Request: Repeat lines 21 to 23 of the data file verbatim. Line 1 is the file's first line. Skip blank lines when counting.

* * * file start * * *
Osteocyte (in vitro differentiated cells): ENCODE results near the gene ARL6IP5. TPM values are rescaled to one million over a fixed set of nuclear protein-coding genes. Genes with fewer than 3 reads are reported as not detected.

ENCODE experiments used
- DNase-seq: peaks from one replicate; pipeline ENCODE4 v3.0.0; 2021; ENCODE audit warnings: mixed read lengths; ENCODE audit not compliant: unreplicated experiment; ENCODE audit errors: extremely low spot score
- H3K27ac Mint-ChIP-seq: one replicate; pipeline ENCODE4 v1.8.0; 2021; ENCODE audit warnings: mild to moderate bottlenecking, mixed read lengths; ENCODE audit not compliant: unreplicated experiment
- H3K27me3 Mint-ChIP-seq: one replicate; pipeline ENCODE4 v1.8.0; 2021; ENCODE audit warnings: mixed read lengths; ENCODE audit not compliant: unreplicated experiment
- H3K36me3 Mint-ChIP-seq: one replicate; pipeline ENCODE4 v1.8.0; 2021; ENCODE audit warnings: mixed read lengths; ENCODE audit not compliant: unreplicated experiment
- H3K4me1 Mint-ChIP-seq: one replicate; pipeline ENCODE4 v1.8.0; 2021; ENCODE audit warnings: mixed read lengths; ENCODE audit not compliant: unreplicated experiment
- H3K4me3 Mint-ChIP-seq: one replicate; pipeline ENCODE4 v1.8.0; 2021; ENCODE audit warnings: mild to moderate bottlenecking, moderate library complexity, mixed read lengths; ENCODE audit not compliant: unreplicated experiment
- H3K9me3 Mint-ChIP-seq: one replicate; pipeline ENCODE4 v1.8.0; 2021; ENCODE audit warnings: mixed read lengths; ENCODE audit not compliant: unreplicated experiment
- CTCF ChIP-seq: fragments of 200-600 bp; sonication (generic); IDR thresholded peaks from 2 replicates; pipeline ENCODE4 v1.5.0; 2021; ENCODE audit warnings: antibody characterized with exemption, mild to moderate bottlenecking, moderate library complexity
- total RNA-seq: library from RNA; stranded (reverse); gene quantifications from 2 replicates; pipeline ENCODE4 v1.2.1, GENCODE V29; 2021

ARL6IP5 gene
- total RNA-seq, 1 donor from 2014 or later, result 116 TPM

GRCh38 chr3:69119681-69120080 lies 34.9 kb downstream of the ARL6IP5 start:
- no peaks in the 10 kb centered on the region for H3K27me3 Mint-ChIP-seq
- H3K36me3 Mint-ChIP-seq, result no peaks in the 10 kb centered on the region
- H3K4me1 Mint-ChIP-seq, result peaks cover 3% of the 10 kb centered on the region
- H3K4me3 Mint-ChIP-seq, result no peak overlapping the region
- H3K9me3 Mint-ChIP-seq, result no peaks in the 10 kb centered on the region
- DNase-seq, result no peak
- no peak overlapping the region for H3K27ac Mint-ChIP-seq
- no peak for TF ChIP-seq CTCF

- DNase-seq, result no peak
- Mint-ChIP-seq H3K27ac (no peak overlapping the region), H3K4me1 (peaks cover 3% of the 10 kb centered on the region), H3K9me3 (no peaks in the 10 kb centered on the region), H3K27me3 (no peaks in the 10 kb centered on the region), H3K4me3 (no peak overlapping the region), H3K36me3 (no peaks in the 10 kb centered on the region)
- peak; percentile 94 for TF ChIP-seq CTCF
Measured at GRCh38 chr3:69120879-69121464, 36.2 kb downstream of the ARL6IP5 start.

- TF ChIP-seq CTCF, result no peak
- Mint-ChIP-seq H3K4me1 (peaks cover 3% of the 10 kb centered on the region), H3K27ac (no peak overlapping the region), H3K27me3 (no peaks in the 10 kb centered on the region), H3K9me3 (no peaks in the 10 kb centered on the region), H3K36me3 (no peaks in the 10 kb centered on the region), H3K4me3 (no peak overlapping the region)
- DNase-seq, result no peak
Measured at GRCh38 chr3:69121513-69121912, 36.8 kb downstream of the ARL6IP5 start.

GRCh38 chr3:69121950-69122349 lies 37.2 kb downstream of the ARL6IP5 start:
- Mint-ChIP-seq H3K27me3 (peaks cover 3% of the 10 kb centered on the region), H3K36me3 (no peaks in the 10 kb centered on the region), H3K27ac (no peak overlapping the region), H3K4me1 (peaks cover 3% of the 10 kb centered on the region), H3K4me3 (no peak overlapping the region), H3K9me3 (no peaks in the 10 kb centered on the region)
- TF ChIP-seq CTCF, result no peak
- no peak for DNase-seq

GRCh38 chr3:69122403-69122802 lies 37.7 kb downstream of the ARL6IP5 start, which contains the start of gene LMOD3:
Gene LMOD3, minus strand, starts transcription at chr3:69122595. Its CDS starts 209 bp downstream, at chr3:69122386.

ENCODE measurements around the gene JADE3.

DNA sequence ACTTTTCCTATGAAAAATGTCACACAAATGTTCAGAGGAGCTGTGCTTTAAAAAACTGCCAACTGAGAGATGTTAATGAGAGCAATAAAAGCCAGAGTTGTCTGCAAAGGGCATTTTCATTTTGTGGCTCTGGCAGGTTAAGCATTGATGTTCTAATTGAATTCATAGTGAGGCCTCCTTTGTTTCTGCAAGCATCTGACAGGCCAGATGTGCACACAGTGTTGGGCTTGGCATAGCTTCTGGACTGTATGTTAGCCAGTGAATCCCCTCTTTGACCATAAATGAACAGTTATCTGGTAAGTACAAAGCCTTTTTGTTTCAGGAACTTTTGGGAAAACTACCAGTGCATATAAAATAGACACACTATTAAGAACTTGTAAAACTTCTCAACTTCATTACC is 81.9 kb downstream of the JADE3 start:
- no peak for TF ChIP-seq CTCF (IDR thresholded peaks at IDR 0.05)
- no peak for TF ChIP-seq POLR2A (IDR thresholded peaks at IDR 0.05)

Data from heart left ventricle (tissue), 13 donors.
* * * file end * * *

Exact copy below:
- no peak overlapping the region for H3K27ac Mint-ChIP-seq
- no peak for TF ChIP-seq CTCF

- DNase-seq, result no peak